- Workers who fled Fort McMurray fires heading back to camps
- Suncor, Syncrude set to resume oil-sands production in days
Corey Smith got the call Tuesday night that Canada’s energy industry had been anxiously awaiting: it’s time to get back to work in the oil sands.
Smith, the head of a lodging company that runs camps for oil workers, has been going full out ever since as the industry gets set to resume production that was shut down by wildfires that have swept across northern Alberta for 13 days.
“We’re going from ‘You’re no longer able to be in these facilities’ to ‘How quickly can you get these facilities running again?’” Smith, the chief executive officer of Noralta Lodge Ltd., said by phone as he was making his way to the company’s camp north of Fort McMurray. He expected to have 3,000 workers staying at his camps by Thursday.
Smith is on the front lines of the movement to get oil workers back on the job after the inferno knocked out more than 1 million barrels a day of production from energy companies including Canada’s largest, Suncor Energy Inc., and Syncrude Canada Ltd. The oil hub of Fort McMurray, where 2,400 homes and businesses were destroyed and more than 500 damaged, is still off limits after the evacuation of almost 90,000 people from the region. Officials need another 10 days just to come up with a plan for residents to return to the city, so the industry is relying on camps like Noralta’s to house the thousands of workers needed to get plants up and running.
Companies will lose about 14 million barrels of output during the emergency and ramp-up, according to Goldman Sachs Group Inc. While producers haven’t disclosed the financial impact, a rough calculation suggests the shutdowns will lead to more than $450 million of lost revenue, based on current prices for Alberta crude. The lost volume since evacuations began on May 3 also pushed prices for Canadian natural gas to an 18-year low, as producers curtailed use of the fuel used to power and create steam for oil-sands facilities.
Calgary-based Suncor is already shuttling workers back, with dozens of extra flights leaving Edmonton’s main airport to Firebag, an oil-sands project with a capacity of 203,000 barrels a day. Two Suncor employees set up a temporary greeting table to handle the extra demand in the airport departures hall. Royal Dutch Shell Plc said it had already restarted production from its Albian Sands Mine at reduced rates.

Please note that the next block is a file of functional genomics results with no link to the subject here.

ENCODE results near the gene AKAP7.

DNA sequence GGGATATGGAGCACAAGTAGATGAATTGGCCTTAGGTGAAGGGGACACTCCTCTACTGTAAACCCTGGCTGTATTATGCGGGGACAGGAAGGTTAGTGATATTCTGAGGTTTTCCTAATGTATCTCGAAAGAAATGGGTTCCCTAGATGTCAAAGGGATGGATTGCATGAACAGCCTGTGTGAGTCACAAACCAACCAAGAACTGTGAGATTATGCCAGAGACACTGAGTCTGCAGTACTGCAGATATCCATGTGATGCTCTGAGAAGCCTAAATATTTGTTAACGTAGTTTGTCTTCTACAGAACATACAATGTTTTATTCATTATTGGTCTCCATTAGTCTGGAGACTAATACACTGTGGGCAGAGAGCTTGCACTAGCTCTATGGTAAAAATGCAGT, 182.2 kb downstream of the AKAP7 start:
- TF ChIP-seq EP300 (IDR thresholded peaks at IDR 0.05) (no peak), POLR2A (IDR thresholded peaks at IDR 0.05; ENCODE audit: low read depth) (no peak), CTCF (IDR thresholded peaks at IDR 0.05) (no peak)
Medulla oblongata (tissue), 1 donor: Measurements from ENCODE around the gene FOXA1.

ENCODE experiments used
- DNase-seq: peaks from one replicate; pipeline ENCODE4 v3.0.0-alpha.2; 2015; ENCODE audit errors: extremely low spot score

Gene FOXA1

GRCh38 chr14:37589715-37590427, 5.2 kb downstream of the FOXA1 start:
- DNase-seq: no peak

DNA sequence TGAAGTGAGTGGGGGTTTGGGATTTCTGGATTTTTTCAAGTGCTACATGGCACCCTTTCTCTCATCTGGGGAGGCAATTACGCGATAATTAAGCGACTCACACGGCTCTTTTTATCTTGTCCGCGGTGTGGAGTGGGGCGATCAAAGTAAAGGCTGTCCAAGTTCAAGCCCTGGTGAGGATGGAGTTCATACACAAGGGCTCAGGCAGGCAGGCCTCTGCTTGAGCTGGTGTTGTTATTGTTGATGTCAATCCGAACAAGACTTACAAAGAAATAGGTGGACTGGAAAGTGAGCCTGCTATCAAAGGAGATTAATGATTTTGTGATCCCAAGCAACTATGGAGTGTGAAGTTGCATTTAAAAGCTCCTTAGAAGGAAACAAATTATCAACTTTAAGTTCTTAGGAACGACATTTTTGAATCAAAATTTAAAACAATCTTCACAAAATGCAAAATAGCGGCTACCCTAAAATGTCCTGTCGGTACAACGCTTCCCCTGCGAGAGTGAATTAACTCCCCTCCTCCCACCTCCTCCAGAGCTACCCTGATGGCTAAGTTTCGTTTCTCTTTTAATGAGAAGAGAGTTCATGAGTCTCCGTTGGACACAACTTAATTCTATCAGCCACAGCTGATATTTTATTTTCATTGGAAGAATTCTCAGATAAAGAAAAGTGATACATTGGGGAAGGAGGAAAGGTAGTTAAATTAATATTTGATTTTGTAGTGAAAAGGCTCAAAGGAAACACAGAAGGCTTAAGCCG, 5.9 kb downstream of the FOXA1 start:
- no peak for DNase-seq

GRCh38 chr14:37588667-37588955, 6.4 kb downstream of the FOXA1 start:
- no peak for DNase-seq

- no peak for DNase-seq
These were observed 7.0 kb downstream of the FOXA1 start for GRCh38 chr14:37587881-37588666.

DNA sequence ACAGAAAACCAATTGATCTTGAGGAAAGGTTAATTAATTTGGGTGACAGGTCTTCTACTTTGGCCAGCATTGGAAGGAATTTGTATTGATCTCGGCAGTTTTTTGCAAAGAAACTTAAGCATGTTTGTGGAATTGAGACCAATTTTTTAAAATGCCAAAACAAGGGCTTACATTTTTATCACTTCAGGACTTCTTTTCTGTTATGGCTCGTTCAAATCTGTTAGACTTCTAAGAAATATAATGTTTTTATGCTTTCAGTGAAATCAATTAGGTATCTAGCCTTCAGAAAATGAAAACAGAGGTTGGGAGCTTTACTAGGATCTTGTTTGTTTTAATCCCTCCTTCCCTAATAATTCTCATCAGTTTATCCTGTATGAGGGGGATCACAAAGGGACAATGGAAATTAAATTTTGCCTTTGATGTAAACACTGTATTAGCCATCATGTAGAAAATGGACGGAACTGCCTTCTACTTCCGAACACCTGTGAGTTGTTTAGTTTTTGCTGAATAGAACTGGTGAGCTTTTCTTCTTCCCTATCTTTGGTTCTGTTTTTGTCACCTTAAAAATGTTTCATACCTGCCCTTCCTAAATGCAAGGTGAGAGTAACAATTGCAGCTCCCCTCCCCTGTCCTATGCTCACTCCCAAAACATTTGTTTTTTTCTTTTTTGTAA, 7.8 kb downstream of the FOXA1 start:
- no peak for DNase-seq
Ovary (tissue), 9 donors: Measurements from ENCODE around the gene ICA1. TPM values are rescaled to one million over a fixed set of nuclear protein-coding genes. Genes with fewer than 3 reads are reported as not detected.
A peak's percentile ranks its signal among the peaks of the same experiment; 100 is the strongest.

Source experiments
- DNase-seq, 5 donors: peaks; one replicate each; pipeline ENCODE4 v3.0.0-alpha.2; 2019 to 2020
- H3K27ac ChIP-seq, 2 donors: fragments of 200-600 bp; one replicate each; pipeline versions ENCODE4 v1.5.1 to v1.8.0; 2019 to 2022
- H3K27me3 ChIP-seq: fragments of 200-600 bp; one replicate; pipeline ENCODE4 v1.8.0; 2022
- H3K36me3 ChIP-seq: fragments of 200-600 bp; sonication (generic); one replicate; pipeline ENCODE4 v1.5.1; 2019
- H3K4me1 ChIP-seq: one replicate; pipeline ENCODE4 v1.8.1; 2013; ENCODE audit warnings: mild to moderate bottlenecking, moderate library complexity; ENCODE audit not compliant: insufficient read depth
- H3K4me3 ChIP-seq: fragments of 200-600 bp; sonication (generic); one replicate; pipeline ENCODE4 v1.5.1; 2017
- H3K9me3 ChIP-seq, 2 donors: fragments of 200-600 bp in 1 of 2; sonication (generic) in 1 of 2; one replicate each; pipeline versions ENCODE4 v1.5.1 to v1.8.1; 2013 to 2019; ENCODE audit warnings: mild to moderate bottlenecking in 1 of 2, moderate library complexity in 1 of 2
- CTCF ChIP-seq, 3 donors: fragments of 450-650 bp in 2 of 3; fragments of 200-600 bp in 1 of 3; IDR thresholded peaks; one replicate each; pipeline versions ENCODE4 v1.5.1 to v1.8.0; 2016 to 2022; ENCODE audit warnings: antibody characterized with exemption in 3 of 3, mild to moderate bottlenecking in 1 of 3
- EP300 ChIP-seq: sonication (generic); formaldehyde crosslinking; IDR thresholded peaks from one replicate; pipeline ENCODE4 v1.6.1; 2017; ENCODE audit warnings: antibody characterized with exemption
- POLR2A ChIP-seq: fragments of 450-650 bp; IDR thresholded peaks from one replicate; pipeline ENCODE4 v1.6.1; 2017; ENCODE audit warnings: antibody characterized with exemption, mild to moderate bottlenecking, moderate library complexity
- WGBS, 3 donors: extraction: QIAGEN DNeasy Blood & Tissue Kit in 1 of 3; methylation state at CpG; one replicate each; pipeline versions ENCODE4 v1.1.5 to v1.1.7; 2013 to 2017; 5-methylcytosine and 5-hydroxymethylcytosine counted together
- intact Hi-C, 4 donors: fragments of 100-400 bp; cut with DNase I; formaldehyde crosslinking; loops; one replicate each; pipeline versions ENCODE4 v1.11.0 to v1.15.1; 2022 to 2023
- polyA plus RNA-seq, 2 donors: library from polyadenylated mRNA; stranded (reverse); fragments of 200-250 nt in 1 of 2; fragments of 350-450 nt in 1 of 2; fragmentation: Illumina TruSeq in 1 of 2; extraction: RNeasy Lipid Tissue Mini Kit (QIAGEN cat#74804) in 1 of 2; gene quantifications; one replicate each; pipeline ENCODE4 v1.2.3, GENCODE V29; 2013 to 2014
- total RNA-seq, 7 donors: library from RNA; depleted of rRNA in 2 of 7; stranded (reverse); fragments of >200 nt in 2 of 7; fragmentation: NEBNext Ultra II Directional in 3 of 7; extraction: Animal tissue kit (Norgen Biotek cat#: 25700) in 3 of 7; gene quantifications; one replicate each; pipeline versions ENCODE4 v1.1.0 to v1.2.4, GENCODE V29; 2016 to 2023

“To the North of the city we will be able to resume operations quicker” than facilities more exposed to the fire in the south, Suncor CEO Steve Williams told reporters on Tuesday. “It’s important we do that to get back into the rhythm and start to support the economy.”
Syncrude has teams on the ground assessing its production sites near Fort McMurray to get them restarted, said Cheryl Robb, a spokeswoman.
“We’re doing everything we can to ensure a safe return to operations,” Robb said.
When the fire broke out, workers from Atco Ltd. started turning off gas supplies as a precaution and providing power and beds to emergency responders as it coordinated with other work-camp providers to house evacuees. About 25,000 Fort McMurray residents initially fled north to work camps after the main highway in and out of the community was blocked by fire to the south.
Now the Calgary-based utility and accommodations provider has 300 staff on the ground supporting the rebuild of Fort McMurray by restoring electricity and gas service and standing by with housing units ready to deploy.
“We’re prepared to ramp up and bring all of our capacity into the region that’s required,” Siegfried Kiefer, Atco chief operating officer of power and utilities, told reporters after the company’s annual meeting on Wednesday.
Enerjet, a charter airline that got the bulk of its income from ferrying workers in and out of oil-sands camps before the price crash of 2014, is considering keeping a jet it had planned to send to Europe in Alberta as it anticipates a new surge in fly-in, fly-out work after the fire.
“No one would ever remotely wish for this terrible disaster to have happened, but it did and now we have work to do and that work will create employment,” said Darcy Morgan, Enerjet’s chief commercial officer.
Horizon North Logistics CEO Rod Graham is planning the return of his staff and oil workers to its eight camps near Fort McMurray. Graham’s staff go through a detailed checklist for re-entry, including a safety briefing with staff. This time, there are twists: travel is cleared through police and emergency services as roads are still blocked in some areas for safety, and the air is full of helicopters dousing flames and transporting supplies. Staff also need to test air quality, water and infrastructure. Horizon North is organizing grief counselors to be on call.
Brian Holmes, a 48-year-old maintenance coordinator with Suncor who lives in Fort McMurray, is eager to get back to work managing mining equipment. He’s scheduled to fly back on Friday from Halifax, Nova Scotia, where he and his family have been spending time with his parents during the evacuation. He will stay at a camp north of town.
“It takes time to bring it online and we’re all dealing with our own losses,” Holmes said by phone. As far as he knows, his home is intact, but many of his colleagues lost theirs. “We want to return. I’m planning to retire with Suncor, and raise our children in the community. I love it here.”